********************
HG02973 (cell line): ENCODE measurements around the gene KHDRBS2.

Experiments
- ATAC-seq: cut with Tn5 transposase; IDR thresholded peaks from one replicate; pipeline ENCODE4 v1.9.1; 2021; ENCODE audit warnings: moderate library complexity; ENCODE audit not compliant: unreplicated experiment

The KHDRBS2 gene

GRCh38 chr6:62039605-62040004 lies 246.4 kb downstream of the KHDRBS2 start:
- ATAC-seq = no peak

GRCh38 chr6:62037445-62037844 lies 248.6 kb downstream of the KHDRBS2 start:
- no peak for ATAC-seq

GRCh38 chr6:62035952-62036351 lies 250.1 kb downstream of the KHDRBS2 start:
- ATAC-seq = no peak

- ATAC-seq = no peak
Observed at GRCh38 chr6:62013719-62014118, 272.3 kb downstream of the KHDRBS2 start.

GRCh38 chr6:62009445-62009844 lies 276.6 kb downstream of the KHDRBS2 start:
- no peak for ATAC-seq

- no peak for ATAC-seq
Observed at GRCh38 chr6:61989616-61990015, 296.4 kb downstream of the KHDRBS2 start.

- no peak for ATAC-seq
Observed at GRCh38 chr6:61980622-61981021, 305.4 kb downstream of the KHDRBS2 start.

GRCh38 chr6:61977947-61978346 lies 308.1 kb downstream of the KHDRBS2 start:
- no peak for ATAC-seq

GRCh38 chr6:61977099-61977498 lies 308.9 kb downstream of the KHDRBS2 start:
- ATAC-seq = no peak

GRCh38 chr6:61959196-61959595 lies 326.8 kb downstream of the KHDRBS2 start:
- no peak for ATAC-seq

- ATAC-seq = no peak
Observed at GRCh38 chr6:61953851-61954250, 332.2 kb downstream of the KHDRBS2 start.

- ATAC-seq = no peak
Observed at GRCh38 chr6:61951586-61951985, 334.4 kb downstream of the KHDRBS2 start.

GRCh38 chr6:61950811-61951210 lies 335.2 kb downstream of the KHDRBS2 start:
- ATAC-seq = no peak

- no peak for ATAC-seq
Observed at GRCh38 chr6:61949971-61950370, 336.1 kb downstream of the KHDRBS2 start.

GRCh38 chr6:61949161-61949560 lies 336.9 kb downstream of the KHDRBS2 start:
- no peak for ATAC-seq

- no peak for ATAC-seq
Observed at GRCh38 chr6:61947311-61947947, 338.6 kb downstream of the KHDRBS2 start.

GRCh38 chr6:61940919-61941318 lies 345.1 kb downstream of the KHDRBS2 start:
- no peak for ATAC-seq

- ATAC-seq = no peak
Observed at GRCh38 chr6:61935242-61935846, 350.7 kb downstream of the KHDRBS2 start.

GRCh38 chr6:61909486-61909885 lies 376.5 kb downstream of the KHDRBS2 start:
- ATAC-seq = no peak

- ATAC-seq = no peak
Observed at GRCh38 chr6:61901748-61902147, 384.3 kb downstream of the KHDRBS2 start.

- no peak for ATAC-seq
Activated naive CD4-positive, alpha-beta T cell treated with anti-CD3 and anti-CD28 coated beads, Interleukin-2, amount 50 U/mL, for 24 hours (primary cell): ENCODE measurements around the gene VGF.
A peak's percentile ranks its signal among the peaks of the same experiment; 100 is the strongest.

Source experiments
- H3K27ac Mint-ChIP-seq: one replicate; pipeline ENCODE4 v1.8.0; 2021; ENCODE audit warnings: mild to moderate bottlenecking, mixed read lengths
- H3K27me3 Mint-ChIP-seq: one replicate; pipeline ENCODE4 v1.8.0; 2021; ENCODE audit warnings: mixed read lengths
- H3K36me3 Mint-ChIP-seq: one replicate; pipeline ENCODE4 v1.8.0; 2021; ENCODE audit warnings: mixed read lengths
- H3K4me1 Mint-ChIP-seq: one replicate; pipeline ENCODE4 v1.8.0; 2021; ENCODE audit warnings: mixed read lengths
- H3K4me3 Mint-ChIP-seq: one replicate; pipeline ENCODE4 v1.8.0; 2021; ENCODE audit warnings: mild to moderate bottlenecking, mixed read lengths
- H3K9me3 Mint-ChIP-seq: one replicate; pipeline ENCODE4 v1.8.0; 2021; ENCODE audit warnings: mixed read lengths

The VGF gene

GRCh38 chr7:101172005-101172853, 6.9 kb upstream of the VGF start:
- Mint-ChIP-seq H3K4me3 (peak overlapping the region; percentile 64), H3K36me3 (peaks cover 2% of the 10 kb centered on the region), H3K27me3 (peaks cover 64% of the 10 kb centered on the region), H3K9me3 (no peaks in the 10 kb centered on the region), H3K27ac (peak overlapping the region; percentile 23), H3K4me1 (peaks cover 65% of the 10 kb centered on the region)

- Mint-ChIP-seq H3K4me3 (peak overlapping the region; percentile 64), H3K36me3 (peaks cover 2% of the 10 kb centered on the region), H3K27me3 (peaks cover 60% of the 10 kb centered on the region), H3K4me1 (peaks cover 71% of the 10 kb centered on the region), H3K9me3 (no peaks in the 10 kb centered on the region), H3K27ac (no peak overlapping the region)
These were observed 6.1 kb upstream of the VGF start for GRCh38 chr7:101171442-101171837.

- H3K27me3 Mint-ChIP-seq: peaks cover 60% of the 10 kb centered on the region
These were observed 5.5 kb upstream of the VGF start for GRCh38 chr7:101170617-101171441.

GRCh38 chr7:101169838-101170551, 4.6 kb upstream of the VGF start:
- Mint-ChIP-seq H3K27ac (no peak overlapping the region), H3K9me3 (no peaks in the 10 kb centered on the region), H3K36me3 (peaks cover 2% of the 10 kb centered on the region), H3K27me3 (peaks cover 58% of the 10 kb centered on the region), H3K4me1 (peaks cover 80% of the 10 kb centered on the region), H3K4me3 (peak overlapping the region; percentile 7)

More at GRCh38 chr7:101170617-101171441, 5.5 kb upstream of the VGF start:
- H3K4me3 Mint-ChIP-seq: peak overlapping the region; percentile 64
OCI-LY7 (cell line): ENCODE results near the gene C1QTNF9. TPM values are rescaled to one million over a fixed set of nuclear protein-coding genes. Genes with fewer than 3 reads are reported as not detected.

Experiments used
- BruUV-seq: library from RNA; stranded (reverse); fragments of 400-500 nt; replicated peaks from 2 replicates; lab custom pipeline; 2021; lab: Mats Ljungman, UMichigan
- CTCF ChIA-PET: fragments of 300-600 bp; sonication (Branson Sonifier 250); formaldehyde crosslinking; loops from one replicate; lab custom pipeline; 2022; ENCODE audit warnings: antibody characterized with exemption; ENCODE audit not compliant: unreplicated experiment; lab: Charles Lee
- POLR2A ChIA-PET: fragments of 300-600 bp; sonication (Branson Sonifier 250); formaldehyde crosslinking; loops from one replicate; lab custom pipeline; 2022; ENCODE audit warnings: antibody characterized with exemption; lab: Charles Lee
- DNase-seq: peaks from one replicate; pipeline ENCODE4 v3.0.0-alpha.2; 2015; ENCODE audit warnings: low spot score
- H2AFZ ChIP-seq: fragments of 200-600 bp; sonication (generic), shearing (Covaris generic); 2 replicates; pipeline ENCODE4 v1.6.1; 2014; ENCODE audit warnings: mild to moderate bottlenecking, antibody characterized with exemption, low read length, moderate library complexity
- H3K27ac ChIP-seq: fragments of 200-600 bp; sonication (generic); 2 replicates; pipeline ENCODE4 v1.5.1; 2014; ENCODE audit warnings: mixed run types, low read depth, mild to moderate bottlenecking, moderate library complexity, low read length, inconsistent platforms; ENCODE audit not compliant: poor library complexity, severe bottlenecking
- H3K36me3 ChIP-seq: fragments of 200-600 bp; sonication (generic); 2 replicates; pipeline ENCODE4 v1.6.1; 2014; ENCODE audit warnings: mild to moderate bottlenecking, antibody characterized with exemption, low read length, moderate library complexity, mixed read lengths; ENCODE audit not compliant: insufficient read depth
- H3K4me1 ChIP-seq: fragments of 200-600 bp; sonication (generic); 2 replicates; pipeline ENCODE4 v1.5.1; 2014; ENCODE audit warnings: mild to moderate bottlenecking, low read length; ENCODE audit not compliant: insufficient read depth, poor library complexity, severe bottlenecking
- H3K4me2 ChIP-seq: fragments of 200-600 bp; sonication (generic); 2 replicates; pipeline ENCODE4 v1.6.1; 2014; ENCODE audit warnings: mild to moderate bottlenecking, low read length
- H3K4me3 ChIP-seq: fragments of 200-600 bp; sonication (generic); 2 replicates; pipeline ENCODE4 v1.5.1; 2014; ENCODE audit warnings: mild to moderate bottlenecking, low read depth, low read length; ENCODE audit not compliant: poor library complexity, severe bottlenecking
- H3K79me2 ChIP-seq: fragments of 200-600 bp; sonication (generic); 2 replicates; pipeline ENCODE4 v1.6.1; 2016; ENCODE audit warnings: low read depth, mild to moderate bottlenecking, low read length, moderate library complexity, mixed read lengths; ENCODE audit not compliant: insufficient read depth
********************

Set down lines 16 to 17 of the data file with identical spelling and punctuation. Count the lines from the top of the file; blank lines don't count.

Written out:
Observed at GRCh38 chr6:61989616-61990015, 296.4 kb downstream of the KHDRBS2 start.

- no peak for ATAC-seq